Review: The Hollows at Sullivan Hall

by Jane Van Arsdale

The West Village’s Sullivan Hall has long been a stomping ground for introducing relative unknowns and local indie bands to open-minded, youthful audiences. Wednesday night’s bill was no different, almost like a throwback to a musical revue- packed with a slew of acts one after the other for five plus hours, meshing a multitude of musical genres with a small, but raucous crowd reveling in dancing and boozing all at once.  LocalBozo.com stopped into the venue just in time for a glimpse at the inspired folk-band, The Hollows- a six pieced outfit with so many different sounds emanating from their stage show, that they defy any musical label.

On this night, the band’s 45 minute set began with a vigorous bluegrass number- “August”- and ended with an entire crowd, hand-clapping and foot-stomping to a familiar cover of The Band.  What’s most interesting about watching The Hollows perform is their versatility.  With no ‘frontman’ in the traditional sense, each of the four main instrumentalists all seem to share vocal duties, harmonizing as well as soloing. Moreover, the members seamlessly transition from keyboard to guitar, mandolin to banjo, and even from an accordion to a trumpet, while a harmonica is passed between them freely. No conceivable instrument onstage goes unused amongst the talented musicians.

At first glance, The Hollows seem an unlikely bunch; their look alone suggests more of a hipster jam band.  Instead, their unlikely harmonizing lends itself to mesh an avant-garde style of indy rock, with a dash of blues and bluegrass sprinkled in for good measure.  But somehow even while switching instruments amongst each other between songs, The Hollows manage to make it work and watching their passion on stage bring each song together cohesively is supremely entertaining.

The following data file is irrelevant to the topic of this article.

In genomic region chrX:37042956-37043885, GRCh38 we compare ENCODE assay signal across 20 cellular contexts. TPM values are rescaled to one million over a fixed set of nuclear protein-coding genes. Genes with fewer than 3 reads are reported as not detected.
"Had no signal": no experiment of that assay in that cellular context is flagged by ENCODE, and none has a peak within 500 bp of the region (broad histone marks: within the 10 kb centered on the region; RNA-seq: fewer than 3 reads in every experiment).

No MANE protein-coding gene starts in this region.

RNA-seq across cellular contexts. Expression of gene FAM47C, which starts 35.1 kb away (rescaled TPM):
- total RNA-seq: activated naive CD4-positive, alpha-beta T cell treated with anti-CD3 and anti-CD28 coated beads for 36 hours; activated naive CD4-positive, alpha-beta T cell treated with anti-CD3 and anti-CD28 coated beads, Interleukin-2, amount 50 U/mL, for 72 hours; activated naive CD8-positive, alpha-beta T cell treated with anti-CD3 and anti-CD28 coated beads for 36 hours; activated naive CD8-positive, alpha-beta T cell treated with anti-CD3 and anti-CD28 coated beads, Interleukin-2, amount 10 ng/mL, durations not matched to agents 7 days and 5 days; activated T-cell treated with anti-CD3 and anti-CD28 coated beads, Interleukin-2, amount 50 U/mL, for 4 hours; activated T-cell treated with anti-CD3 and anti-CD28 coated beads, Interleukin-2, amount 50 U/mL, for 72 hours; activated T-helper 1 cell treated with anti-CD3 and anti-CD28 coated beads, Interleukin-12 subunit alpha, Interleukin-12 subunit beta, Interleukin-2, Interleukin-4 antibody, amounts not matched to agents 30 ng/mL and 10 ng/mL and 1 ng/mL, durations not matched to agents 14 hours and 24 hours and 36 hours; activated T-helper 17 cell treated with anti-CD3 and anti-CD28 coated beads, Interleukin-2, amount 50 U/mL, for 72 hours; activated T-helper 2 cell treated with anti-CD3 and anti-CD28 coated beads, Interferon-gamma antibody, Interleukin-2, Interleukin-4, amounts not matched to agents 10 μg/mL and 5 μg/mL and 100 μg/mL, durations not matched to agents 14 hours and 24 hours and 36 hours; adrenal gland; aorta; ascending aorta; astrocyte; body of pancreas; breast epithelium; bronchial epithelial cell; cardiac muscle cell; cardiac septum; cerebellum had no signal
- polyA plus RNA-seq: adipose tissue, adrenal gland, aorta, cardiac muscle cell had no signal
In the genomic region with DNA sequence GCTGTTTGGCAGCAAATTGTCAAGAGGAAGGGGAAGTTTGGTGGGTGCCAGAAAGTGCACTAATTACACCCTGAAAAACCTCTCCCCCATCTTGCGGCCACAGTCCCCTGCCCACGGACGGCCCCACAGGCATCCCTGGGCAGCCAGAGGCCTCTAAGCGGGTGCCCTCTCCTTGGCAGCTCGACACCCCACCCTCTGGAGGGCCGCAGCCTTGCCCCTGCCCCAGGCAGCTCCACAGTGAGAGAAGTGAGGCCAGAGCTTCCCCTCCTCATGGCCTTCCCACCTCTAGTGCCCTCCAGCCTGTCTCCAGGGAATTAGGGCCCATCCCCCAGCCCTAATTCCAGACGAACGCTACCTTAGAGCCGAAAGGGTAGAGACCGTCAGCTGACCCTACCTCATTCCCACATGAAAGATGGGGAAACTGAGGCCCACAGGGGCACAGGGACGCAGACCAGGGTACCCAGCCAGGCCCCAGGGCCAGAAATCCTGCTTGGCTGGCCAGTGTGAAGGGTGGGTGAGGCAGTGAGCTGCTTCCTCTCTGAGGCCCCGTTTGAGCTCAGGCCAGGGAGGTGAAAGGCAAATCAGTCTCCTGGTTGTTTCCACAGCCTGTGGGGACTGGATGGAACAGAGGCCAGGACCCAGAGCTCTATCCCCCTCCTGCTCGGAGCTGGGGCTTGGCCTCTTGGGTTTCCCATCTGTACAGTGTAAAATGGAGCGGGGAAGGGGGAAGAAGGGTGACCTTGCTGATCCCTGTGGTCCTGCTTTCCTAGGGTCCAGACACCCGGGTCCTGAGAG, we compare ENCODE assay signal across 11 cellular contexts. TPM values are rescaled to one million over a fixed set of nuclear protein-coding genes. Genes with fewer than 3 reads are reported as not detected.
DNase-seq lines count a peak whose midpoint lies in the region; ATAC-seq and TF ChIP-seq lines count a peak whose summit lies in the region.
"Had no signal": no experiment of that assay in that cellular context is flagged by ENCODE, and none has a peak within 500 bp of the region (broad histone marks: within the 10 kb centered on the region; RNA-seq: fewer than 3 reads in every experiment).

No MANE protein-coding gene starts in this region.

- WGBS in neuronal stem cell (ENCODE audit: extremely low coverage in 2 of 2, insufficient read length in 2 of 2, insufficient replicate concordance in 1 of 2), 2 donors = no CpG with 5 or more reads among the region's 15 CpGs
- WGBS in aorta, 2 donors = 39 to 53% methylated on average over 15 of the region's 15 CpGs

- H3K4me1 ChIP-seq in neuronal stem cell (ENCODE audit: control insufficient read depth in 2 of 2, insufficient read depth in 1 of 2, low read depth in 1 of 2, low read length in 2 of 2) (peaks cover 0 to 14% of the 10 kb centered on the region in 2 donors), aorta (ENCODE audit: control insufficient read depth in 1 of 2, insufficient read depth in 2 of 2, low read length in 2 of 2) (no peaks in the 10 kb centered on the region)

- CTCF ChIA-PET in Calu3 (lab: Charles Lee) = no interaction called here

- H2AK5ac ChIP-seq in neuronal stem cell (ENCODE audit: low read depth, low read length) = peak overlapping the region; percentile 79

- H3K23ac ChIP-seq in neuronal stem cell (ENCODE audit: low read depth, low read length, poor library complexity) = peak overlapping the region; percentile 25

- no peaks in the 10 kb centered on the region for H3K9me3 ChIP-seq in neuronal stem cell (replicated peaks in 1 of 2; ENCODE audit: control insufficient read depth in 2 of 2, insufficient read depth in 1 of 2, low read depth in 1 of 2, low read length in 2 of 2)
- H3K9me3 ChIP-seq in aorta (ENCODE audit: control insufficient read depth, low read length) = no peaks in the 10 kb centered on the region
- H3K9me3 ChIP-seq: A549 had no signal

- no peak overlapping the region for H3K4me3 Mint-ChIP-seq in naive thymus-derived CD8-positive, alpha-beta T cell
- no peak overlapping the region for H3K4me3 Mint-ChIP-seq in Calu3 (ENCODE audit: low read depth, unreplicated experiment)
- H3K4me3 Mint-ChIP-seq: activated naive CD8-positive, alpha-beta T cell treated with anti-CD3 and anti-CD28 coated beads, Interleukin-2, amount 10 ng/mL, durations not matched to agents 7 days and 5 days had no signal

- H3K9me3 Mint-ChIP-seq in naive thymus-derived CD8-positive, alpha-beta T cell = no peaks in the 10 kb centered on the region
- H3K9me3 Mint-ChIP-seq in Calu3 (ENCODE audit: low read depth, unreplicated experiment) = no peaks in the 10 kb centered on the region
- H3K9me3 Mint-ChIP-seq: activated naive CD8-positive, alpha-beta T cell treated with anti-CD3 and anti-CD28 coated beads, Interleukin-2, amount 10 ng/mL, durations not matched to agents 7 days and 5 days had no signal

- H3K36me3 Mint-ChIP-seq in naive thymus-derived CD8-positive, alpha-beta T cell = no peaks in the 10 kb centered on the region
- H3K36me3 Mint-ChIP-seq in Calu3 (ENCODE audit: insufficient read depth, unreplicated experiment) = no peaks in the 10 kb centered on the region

With just 8 songs in their set, The Hollows made each one stand out. The blues were on display during “Youngblood,” with guitarist Rob Morrison’s vocals reaching the pinnacle of high pitch, while “Old Brown Dog” let the band cut their country chops. The highlight was certainly “3 Months/3 Years,” which began with an a-capella harmony before emerging into a jazzy 80′s Billy Joel Motown style tune. The crowd out in front danced along in unison like it was an oldies concert. The band settled into a cover of The Band’s “The Weight” as an appropriate choice, with the audience singing the words right back to the melody driven chorus.

Seeing this rising band live is in a word: fun. They are an energetic bunch, passionate about performing the music that they so clearly care about and it resonates with their audience. The atmosphere inside Sullivan Hall on this night was infectious and if you don’t want to move around at least a little bit when watching The Hollows perform live, you might want to check yourself for a pulse.


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